Working Together

Collaboration marries experience, willingness, innovation, and inspiration.

I have been leading in Women’s Ministry for just over twenty years.  While I know a lot about Women’s Ministry, I’d never dare say that I know everything.  For example, I’ve never had experience leading a Women’s Ministry in a multi-site campus capacity.  I know how to function within the singular local church, but when it comes to coordinating with multiple campuses and Women’s Ministry on a more global scale I am inexperienced.  I do have a history in retail management, working with multiples stores throughout a county.  I understand the mechanics of multi-site leadership but just not in a ministry capacity.

This was an area that I needed to learn more about, and I wanted to speak with someone who had been doing it for a bit of time and for 3 or more campuses.  Last year, I had the pleasure of meeting Women’s Ministry leaders from across the globe at a conference.  One of these women happened to be in driving distance, and was a Women’s Ministry leader in a multi-site church.  I dropped her a quick note and asked if she’d be up for a face to face meeting to talk shop.  Thankfully, she accepted.  It was a great afternoon and I walked away with plenty to chew on.

Collaboration between ministry leaders is HUGE in helping us all succeed.  Perhaps one leader at a local church is better at building up interest for Bible Studies, where another is great at planning retreats.  You could be a young leader who is given the opportunity to connect and learn from a more experienced leader.  Collaboration marries experience, willingness, innovation, and inspiration.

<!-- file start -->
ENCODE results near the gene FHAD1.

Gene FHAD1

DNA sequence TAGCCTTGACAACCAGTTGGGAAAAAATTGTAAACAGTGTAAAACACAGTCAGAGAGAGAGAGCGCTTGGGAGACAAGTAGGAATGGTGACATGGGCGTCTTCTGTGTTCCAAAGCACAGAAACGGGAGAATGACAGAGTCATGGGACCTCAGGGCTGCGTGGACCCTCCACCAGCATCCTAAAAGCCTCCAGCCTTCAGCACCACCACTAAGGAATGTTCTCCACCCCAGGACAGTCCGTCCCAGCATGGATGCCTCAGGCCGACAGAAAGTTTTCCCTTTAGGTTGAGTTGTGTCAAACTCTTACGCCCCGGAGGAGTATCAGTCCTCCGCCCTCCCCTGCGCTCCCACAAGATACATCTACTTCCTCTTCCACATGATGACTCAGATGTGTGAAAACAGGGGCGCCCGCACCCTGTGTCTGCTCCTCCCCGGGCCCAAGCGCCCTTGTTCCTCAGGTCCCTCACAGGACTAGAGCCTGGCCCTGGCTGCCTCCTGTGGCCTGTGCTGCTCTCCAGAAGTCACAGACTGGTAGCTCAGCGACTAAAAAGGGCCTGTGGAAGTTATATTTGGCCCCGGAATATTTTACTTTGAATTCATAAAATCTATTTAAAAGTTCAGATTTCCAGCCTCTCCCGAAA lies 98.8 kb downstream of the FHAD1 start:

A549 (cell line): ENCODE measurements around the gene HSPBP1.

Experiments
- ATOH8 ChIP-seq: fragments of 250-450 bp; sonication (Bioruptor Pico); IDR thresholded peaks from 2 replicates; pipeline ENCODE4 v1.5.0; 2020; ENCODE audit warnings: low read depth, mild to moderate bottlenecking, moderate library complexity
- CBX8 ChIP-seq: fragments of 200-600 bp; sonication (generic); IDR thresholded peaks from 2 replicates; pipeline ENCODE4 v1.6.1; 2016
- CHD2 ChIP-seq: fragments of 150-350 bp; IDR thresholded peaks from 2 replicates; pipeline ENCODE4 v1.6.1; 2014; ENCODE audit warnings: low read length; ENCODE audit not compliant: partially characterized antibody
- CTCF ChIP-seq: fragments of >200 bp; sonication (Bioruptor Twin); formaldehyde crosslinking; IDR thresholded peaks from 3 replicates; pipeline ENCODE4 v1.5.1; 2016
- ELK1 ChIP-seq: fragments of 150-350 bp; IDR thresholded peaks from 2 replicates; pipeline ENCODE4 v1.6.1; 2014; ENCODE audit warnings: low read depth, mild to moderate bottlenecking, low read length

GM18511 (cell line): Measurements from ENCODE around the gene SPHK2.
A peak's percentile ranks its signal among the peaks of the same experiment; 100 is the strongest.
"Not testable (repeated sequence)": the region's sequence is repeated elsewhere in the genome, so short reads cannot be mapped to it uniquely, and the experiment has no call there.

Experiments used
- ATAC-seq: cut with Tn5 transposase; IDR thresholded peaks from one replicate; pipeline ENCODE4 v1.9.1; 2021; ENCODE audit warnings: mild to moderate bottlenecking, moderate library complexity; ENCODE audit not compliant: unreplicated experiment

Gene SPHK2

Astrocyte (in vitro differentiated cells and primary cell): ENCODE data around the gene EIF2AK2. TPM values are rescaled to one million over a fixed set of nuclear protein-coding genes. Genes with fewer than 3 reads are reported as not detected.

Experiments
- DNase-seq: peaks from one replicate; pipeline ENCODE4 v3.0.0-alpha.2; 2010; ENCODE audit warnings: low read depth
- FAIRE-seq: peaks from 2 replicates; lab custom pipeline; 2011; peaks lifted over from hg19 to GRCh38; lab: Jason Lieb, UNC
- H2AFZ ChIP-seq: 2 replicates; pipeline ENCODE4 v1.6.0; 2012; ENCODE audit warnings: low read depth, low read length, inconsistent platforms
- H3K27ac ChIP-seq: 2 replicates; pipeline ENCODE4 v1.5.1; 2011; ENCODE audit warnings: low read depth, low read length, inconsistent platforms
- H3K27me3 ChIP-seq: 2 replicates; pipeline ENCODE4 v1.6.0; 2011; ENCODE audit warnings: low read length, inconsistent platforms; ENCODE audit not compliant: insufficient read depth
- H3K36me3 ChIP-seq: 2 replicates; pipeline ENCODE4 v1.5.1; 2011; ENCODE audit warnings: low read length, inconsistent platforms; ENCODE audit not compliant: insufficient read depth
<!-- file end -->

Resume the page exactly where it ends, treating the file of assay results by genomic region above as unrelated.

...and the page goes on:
Experience:

A leader who has walked a few miles ahead of you knows the terrain you are going to encounter.  There is a level of wisdom that they have gained by going through the trenches, and witnessing the evolution of ministry in the church.  They recognize the fads, and know what will endure long term.  These women can speak into your role as a leader with understanding & guidance.

Willingness:

A collaborating leader is willing to share with you, so that you can learn from her successes and her failures.  She is willing to bring you under her wing, without fear of what you may be taking from her.  These leaders are happy to invite you to their events and attend yours, for support and crucial feedback.  This willingness to walk along side one another will help both of you through the thickets of ministry life.

Innovation:

A willing leader will happily share their new ideas and fresh perspectives because their view of ministry is all working for one purpose.  They don’t withhold their ideas but instead distribute it to others who make run with it, or even make it better when they add their own flair.  The more we collaborate with each other, the more we innovate with each other.

Inspiration:

Beyond just good idea, fun themes, decorating ideas, and even training materials; leaders can inspire other leaders.  We inspire one another to keep pushing forward, when the times get tough.  We add fuel to the fire of ministry that encourages us to go a little further, do more, dig deeper, and make an impact for the Kingdom in our community.

Collaborating leaders not only have each other to rely on, but everything within each other’s grasp.  We have books to recommend or loan, feedback on studies, leadership guidance, and so much more.  We open up our hands and generously give from the resources God has entrusted us with.  We are co-laborers for the Kingdom, let’s never forget that.

Practical Actions:

  • Share resources
  • Utilize speakers from each other’s ministries
  • Invite smaller churches to your events (studies, retreats, brunches, etc)